Beal said it best when asked about the Wizards defense: “We can’t guard a parked car.” It’s hard to see Washington improving unless they commit as a team to getting more stops. And, in order to do that, they need to stop other teams from driving so easily: opponents are getting to the basket and getting point-blank shots too easily. Another way they can improve their defense is to stop fouling, as they’ve let opponents get to the free throw line a league-high 29.5 times per game.

It’s still early but, at this point, you’d have to say the Westbrook experiment hasn’t worked, either. It is weird to say that, since Westbrook has averaged a near triple-double, but it’s the truth nonetheless. His 19.3 points per game, eight fewer points than a season ago, have come extremely inefficiently as he’s shot 37.8 percent from the field, 30.3 percent from three and 65.7 percent from the free throw line. Defensively, Westbrook has played hard. But, more often than not, he goes for the gamble play and puts the rest of the defense at a disadvantage.

Unfortunately, the Wizards’ defensive woes may only get worse as they lost center Thomas Bryant for the rest of the season to a torn ACL. Prior to the injury, Bryant was third on the team in scoring, averaging 14.3 points per game, and was on pace to set career-high in both field goal and three-point field goal percentage. Robin Lopez and Moritz Wagner will be tasked with replacing him and the Wizards are likely to be granted a disabled player exception, but no one player is going to replace his production.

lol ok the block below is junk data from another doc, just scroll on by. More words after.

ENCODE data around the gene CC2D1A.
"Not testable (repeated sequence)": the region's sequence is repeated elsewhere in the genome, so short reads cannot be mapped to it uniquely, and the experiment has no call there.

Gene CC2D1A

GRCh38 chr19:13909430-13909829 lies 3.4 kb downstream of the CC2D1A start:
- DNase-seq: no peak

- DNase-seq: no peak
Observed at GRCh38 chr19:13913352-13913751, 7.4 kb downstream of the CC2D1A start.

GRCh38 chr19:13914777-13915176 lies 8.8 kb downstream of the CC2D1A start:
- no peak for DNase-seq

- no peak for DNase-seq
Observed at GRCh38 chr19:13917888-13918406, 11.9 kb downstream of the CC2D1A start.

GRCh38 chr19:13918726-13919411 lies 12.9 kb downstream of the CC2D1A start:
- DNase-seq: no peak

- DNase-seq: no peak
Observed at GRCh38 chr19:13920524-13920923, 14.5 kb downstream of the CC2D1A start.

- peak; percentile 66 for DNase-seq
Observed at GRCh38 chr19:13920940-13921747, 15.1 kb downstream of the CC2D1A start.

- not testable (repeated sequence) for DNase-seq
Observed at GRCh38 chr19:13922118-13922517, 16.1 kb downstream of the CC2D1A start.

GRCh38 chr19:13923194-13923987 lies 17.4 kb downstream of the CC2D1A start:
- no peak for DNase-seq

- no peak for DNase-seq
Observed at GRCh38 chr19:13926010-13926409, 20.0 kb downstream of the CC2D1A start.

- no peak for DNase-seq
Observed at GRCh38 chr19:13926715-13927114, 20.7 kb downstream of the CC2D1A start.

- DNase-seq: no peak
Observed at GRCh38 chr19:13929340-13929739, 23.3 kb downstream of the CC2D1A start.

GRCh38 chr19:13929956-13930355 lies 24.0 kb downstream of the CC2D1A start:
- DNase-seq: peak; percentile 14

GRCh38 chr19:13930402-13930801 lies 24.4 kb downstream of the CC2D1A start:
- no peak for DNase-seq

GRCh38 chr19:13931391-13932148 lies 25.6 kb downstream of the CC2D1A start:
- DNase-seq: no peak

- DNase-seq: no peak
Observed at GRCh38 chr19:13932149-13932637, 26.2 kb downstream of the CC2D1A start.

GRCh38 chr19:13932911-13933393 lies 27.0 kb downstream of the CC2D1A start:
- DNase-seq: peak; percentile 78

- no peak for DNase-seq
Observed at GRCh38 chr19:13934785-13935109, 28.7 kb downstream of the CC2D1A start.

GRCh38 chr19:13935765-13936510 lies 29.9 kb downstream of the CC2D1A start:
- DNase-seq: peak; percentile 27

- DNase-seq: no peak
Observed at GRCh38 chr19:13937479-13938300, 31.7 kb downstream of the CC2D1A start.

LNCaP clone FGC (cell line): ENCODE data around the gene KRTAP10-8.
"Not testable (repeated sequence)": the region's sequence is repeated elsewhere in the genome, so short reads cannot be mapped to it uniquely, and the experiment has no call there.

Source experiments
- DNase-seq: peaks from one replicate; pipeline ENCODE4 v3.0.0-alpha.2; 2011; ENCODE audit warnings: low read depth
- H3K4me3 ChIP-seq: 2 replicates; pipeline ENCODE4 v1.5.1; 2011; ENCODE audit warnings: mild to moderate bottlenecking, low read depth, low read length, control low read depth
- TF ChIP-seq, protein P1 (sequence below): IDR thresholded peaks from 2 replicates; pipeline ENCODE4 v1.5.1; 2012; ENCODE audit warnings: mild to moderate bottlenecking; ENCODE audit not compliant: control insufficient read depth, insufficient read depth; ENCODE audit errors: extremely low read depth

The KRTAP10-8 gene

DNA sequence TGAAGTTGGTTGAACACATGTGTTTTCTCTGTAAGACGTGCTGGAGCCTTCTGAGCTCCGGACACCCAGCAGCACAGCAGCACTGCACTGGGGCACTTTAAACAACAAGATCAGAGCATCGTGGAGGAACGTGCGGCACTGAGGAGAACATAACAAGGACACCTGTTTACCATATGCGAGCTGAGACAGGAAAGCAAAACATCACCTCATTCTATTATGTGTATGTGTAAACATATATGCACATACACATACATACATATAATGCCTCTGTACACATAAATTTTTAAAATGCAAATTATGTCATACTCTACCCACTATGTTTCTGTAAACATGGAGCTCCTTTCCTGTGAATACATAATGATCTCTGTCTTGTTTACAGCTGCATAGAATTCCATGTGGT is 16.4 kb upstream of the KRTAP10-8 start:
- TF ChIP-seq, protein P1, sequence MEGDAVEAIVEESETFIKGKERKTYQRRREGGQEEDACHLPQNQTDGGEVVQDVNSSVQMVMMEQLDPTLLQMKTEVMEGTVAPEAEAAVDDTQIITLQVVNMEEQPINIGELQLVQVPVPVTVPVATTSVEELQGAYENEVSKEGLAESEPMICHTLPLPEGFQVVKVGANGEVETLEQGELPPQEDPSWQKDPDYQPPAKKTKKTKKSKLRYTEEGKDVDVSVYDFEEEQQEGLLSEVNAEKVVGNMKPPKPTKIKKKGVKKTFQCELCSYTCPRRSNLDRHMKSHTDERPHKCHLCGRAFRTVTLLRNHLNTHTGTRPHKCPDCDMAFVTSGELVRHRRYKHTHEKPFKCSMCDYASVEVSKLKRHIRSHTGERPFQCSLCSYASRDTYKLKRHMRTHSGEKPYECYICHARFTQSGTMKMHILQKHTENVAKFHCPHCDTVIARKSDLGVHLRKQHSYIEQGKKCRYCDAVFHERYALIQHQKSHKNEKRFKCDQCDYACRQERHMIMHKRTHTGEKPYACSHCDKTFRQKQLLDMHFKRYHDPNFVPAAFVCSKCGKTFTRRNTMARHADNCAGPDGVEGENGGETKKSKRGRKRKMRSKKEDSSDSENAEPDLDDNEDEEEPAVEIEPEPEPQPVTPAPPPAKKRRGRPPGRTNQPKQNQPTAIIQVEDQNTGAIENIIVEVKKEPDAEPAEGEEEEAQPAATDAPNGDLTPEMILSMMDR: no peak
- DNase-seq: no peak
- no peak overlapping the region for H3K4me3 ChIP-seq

What Needs To Change?

The Wizards need to figure it out on defense. It’s hard to emphasize that enough, but, if they can’t even trend toward the league average, Washington will never push themselves into the Eastern Conference playoff picture.

In lieu of a defensive upgrade, the Wizards may need to assess their trade assets and look toward the future. Of course, the player that would garner the greatest return would be Beal, while both Hachimura and Avdija would net solid assets if the team doesn’t see them as part of the long term solution. Beal’s $34.5 million salary may be hard to move in theory, but the production he can bring on the court should have teams lining up to acquire his services.

On the flip side of that, Westbrook’s even larger contract with two seasons left is likely untradeable. If they feel as if they need to move him, Washington would almost certainly have to attach a draft asset and or young player, or attempt to package him with Beal for a significantly smaller return.

Lopez, Wagner, Ish Smith, Jerome Robinson, Raul Neto and Isaac Bonga are all in the last year of their contracts. As the trade deadline looms, Lopez and Robinson could potentially net them a future draft pick. But, overall, don’t expect anyone from that group to draw significant interest or net a significant upgrade for the Wizards’ roster.

Despite Thomas’ injury, the Wizards’ offense, helmed by Beal, would seem to provide a path out of the NBA basement. They’ll need to step it up on defense, but the opportunity is there if Washington can commit on that end of the court.

But, more likely, the 2020-21 season may prove another lost year for the Wizards. And, as much as it may hurt to trade their franchise star, Washington may have to part with Beal, completely tear down the roster and start fresh before they can find success again.

Worked in college and professional basketball the past seven seasons, most recently as Director of Basketball Operations for the Detroit Pistons G League Affiliate, the Grand Rapids Drive.